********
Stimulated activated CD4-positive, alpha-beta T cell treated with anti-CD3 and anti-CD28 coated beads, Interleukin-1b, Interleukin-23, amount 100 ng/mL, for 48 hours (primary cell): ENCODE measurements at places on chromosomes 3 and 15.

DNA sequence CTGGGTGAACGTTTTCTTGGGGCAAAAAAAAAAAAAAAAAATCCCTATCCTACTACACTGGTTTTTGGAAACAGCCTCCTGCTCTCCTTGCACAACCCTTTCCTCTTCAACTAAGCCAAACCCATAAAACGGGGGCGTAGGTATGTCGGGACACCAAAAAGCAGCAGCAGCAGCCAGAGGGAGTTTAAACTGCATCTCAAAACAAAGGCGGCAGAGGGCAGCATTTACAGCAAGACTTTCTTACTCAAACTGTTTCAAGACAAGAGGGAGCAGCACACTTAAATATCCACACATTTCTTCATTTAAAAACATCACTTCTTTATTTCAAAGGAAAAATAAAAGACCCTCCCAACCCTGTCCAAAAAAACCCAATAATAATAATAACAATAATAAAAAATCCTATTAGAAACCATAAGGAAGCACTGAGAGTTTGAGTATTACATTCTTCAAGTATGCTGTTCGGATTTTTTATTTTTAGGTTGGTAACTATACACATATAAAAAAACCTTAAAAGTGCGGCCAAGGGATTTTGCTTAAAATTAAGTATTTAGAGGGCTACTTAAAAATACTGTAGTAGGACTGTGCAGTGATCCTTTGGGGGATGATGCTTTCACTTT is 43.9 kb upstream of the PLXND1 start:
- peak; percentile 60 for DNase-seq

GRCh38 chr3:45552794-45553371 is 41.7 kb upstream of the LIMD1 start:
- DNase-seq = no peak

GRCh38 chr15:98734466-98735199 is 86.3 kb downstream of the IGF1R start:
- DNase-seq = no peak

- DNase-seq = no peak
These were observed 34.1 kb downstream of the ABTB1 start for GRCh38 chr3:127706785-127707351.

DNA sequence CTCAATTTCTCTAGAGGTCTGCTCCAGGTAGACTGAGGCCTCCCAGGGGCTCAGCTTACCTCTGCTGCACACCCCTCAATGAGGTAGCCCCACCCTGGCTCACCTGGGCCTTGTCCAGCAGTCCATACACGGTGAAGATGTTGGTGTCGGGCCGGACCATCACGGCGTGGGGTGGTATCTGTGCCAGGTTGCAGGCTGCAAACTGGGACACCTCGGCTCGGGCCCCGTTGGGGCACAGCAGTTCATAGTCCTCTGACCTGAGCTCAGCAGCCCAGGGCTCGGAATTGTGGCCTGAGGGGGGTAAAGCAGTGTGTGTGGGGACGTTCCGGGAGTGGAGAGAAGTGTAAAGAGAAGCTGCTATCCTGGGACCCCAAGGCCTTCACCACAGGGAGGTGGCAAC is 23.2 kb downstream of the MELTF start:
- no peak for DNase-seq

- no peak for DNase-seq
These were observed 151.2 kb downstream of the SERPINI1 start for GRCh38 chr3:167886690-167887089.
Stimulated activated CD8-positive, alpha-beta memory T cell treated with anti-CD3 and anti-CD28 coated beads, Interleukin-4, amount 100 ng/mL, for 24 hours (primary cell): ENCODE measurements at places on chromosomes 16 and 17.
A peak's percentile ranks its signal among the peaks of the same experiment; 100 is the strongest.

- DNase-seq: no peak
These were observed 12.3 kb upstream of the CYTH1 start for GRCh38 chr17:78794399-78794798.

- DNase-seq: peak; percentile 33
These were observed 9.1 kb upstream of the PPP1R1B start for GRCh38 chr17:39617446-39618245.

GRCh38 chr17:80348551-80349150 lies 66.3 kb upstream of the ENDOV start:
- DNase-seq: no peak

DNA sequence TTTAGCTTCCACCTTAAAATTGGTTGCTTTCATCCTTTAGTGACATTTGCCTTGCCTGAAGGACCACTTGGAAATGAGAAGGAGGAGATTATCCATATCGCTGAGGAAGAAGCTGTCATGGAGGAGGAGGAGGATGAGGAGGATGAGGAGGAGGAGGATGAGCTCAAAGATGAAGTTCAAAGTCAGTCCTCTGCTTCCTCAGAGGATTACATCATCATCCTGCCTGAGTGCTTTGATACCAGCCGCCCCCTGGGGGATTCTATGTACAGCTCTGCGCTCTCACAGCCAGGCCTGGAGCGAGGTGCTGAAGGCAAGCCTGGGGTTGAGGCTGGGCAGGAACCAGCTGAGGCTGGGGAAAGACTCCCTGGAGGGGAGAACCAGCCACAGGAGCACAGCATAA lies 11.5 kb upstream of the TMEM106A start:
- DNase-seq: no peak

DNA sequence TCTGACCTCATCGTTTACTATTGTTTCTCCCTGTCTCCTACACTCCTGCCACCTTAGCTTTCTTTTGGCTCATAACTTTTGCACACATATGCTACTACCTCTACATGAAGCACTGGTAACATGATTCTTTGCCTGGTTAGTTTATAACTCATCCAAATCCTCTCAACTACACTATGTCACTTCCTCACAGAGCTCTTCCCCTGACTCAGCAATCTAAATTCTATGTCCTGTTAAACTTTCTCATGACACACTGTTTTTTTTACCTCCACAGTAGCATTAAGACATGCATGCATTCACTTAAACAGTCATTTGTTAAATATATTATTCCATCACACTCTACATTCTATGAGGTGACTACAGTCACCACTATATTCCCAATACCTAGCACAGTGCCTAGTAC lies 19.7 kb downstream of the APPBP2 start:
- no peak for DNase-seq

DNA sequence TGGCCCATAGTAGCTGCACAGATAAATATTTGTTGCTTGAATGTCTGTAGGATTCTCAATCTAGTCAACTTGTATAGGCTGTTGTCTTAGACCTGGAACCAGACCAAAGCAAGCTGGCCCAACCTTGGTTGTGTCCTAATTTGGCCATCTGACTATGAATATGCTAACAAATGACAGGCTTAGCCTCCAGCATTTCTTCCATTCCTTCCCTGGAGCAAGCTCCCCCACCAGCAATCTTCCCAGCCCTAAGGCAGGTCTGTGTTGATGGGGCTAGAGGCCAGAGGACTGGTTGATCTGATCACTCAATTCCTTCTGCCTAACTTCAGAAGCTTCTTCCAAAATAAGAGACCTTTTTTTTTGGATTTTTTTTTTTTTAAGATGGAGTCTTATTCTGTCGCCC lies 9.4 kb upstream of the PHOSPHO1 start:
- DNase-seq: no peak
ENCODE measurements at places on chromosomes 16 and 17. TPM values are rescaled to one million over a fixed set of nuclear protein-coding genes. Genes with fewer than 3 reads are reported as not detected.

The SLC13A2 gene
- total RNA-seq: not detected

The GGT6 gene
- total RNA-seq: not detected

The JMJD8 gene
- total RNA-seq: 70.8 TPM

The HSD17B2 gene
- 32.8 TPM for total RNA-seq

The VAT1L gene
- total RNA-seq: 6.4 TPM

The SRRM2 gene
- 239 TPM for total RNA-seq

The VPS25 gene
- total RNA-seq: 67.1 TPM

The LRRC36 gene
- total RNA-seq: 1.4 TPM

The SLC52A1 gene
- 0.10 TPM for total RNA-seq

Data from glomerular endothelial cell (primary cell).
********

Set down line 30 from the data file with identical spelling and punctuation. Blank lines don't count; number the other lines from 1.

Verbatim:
- total RNA-seq: not detected